SOUTH Pacific countries need more people to get into the health services.
President of International Council of Nurses, Dr Judith Shamian highlighted this during the opening ceremony at Mendana hotel in Honiara on Monday.
“As the population in the South Pacific gets increasing every time, it is demanding that more workers are needed into the field so that enough services can be delivered,” Dr Shamian said.
She said one of the biggest difficulties nurses in the South Pacific faced is to deliver appropriate health services to meet the demand of every single individual.
She added currently there are about 60 million nurses in the world. And in the developing countries in the world it holds about 20 million nurses in which most of the South pacific countries were included.
Ms Shamian said that within South Pacific there are lots of areas within the health sector needs improvement.
“We need more people to be trained and get into all aspects within the health sector, so that sufficient health care can deliver according to the demand of the people.
“With this it doesn’t mean all people to train to become nurses or doctors, they can be trained to be laboratorians, to work in the kitchens and so forth.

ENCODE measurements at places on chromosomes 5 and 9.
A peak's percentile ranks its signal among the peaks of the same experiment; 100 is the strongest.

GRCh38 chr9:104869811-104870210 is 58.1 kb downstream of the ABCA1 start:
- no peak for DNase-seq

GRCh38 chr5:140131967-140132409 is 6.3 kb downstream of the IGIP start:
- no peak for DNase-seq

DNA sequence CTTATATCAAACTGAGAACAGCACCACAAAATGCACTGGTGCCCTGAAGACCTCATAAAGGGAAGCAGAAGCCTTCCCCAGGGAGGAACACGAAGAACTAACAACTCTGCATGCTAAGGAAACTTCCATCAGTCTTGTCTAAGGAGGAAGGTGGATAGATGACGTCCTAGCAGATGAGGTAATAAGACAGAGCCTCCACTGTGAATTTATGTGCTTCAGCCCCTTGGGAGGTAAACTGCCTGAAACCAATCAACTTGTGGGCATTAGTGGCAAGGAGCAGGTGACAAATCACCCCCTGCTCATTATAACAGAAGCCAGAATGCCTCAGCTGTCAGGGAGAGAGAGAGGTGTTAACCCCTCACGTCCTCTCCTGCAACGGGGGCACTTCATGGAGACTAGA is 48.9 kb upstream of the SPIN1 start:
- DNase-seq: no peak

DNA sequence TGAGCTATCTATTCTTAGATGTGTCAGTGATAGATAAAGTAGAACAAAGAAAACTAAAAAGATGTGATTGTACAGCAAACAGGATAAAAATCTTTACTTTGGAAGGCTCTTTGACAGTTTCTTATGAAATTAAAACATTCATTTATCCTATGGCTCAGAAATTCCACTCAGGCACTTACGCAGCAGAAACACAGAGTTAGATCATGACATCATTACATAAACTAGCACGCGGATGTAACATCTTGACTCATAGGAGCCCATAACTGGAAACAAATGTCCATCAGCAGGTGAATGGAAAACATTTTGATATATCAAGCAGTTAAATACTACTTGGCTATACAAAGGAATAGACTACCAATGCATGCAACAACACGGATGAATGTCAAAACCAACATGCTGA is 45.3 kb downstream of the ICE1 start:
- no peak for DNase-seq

“These are the entire needs of health services that can look at improving health services and as a result it can also provide affordable health care that are require,” she said.
Ms Shamian said it is very true that lots of people engaging in the sector are doing so with the heart they have for people.
She said lots of health workers work without pay sometimes, they face lots of economic challenges and others more but they never back down.
“The work of providing health care is all about dedication, the heart you have for people is what this field is all about to bring life to them.”
She urged nurses in the South Pacific to keep on the good work despite whatever difficulty may encountered and work for the good of the people.
On the same note, Ms Shamian also added that another important area to consider as the work of nurses in the South Pacific will continue is to develop a strategy to guide their work.
She said the strategy is important to look at what nurses are? What their work is all about? And what are some of the things they need improvement or needed in their work?
However, Ms Shamian said that for this 18th South Pacific Nursing Forum (SPNF), constructive discussions are needed among participants, so that it can bring the nursing in the South Pacific to a new height.
She said that in order to make nursing in the South Pacific Universal, participants must bring back what they learn from this event and help their people with.
By LESLEY SANGA